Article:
Almost every village has a cathedral and often an ancient bridge. The larger towns like Pamplona, Logrono, Burgos, and Leon have enough to see to spend a few days. Many people do not spend extra time in towns unless they really need a rest from walking but Bob and I wanted some sightseeing like we do during a “normal” vacation. Plus, we really did need the extra rest from walking. During our rest days in the larger towns we slept in and relaxed all morning and then discovered wine tasting rooms, tapas bars, quiet parks in the afternoons. By the next day, we were ready to walk again. Burgos was our favorite town and the next was Leon. We have a friend who lives in Logrono so that was special because we got an insider’s tour of the city, and a few days later she and some of her friends met us in Santo Domingo for a special festival. There’s something new every day along the Camino de Santiago.
Friends Along the Way
I’ve written about the logistics of getting to and walking the Camino, but what made it such a unique vacation for us was the people we met along the way. Every day, almost every hour (or more often) we chatted with fellow pilgrims. Everyone says hello and most are interested in spending at least a few minutes talking with you as you walk together. Sometimes you have a lot to talk about and you end up walking miles and having a meal together before you part ways. Sometimes you walk with new friends for a few days until you part ways. Quite often you run into people you met a week ago and suddenly you have the chance to catch up with them before you part ways. We met hundreds of people along the Camino and many of them became good friends. Bob and I are not very good keeping up with people so I’m not sure how many of them will remain in our lives but they will be part of our experience forever.
Problems Walking the Camino
I did not enjoy every day along the Camino. A couple of days were very long and hot, and I was exhausted. We were lucky that it only rained a few days, but those were not enjoyable for us. We were lucky and did not get blisters but many people had them and walked in significant pain for days until they healed. However, out of 35 days I think probably five were not enjoyable.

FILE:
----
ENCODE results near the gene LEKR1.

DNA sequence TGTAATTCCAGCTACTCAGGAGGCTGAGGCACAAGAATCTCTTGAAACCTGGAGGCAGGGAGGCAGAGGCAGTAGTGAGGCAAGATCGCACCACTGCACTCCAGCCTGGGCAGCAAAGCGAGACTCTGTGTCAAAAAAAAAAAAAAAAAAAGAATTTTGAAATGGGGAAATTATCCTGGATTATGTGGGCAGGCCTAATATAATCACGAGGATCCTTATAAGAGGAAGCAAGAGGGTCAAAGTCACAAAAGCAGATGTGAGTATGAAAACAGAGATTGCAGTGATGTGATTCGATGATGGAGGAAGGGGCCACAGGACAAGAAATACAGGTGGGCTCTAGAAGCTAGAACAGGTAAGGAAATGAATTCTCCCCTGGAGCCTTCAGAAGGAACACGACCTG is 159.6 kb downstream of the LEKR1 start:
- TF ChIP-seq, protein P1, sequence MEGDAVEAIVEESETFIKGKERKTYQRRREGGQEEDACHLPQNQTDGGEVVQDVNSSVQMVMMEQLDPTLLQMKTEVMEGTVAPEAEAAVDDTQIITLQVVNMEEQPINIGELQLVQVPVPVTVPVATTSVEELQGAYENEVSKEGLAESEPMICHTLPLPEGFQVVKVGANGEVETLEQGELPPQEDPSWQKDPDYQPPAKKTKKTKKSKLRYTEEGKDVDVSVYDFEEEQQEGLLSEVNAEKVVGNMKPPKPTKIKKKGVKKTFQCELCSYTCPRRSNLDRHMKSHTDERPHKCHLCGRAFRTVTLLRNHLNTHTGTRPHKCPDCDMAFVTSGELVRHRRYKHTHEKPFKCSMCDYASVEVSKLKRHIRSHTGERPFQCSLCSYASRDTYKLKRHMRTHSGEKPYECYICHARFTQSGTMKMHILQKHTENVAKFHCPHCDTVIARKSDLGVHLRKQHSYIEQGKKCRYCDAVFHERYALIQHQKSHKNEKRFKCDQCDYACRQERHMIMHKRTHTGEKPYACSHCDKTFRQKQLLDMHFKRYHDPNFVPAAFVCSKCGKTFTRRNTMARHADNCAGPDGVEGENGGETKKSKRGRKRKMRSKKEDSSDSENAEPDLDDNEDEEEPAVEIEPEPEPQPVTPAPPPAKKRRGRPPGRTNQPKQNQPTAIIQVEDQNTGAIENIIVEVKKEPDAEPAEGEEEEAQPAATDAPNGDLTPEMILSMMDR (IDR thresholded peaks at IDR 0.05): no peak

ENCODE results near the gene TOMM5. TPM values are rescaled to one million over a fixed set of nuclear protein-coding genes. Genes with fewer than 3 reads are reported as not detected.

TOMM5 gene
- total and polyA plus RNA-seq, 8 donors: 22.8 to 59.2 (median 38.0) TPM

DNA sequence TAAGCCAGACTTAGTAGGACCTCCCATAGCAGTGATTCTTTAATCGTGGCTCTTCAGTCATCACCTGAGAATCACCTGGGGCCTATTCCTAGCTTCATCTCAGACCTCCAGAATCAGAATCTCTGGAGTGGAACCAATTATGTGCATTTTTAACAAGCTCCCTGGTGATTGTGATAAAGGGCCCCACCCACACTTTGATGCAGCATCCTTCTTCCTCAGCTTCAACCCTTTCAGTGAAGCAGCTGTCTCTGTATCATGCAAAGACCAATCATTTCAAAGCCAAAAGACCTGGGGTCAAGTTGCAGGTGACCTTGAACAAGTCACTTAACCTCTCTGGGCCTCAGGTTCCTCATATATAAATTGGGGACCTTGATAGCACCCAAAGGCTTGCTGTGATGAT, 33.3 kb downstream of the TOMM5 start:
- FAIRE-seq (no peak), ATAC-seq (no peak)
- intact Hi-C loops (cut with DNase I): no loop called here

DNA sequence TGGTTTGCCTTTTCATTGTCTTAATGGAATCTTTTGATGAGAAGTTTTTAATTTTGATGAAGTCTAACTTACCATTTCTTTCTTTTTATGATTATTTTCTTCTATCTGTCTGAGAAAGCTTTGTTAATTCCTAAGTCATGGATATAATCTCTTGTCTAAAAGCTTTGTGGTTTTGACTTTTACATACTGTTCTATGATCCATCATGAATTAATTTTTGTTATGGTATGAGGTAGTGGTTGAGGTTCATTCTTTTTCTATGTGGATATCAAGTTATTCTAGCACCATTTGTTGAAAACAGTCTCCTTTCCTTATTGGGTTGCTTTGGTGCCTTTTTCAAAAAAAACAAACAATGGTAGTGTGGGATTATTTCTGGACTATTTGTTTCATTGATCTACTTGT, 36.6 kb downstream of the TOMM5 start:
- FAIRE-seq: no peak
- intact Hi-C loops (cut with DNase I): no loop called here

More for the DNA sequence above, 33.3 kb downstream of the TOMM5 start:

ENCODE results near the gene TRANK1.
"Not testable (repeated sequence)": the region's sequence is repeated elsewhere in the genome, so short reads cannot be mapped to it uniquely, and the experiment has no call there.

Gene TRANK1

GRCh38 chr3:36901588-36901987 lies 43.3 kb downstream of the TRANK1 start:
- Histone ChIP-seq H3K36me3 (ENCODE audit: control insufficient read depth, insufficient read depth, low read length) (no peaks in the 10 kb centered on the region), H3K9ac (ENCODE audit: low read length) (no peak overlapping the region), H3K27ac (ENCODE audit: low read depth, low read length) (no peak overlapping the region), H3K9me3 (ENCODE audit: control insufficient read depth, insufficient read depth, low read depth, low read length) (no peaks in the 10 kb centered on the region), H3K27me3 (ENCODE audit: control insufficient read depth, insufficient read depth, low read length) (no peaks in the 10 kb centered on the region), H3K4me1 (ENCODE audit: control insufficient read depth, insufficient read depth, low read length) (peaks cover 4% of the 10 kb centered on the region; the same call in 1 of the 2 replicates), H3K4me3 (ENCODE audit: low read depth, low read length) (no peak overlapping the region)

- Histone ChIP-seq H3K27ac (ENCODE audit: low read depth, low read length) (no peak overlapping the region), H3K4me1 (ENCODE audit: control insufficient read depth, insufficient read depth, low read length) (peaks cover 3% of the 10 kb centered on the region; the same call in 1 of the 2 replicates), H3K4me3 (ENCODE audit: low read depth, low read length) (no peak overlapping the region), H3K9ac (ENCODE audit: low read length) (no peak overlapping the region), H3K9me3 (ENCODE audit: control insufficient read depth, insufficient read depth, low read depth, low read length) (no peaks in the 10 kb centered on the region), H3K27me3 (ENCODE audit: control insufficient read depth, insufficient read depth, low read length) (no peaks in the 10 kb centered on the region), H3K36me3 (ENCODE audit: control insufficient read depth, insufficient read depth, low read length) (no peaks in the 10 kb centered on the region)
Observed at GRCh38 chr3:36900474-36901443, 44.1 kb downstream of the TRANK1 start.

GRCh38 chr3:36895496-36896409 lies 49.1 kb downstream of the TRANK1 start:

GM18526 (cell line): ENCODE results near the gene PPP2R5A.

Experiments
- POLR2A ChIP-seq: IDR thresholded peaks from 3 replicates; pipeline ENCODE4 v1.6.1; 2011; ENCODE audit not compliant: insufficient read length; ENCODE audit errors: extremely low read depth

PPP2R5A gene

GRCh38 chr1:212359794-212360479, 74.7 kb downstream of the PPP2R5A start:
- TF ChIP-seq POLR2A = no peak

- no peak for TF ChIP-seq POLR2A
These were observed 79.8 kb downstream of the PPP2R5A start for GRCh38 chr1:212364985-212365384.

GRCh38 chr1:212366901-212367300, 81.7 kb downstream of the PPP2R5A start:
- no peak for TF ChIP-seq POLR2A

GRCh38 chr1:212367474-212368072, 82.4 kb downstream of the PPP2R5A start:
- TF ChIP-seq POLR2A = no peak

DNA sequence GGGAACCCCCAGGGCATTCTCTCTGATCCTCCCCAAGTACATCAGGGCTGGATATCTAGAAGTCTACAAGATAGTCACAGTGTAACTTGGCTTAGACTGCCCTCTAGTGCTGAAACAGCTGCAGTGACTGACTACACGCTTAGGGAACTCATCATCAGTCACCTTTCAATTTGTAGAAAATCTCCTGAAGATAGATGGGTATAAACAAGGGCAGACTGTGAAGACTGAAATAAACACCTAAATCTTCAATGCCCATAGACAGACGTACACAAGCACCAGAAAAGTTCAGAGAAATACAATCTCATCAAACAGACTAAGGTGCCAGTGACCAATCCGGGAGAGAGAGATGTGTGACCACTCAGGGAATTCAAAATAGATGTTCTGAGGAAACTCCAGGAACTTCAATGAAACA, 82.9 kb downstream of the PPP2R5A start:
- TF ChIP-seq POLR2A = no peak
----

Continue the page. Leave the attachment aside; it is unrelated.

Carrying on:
Tragically, people do die along the way, usually by heart attack or being hit by a car. One woman who started the Camino a few weeks before us is missing. This possible abduction is a first and has worried many people who are considering walking but now are afraid for their safety. We saw posters to keep an eye out for her and we saw a police presence on portions of the Camino but personally we never felt unsafe. We met many women who were walking alone and they felt safe. However how safe one feels is a personal barometer. More than 200,000 people walk the Camino de Santiago each year and fortunately only about 10 die. (This sounds harsh but out of 200,000 people doing anything some will die.)
Should You Walk the Camino de Santiago?
Oh my gosh, if you have read this far, the answer is YES! If you can find the time to do it, by all means, go for it! The statistics are amazing about who walks the Camino de Santiago, it’s an incredibly diverse population of people generally 18-90 years old, male and female, married walking with our spouses, couples and singles. Teachers, lawyers, doctors, hippies, retirees, college students, homemakers, artistic…why not be one of them, too? You will not regret it.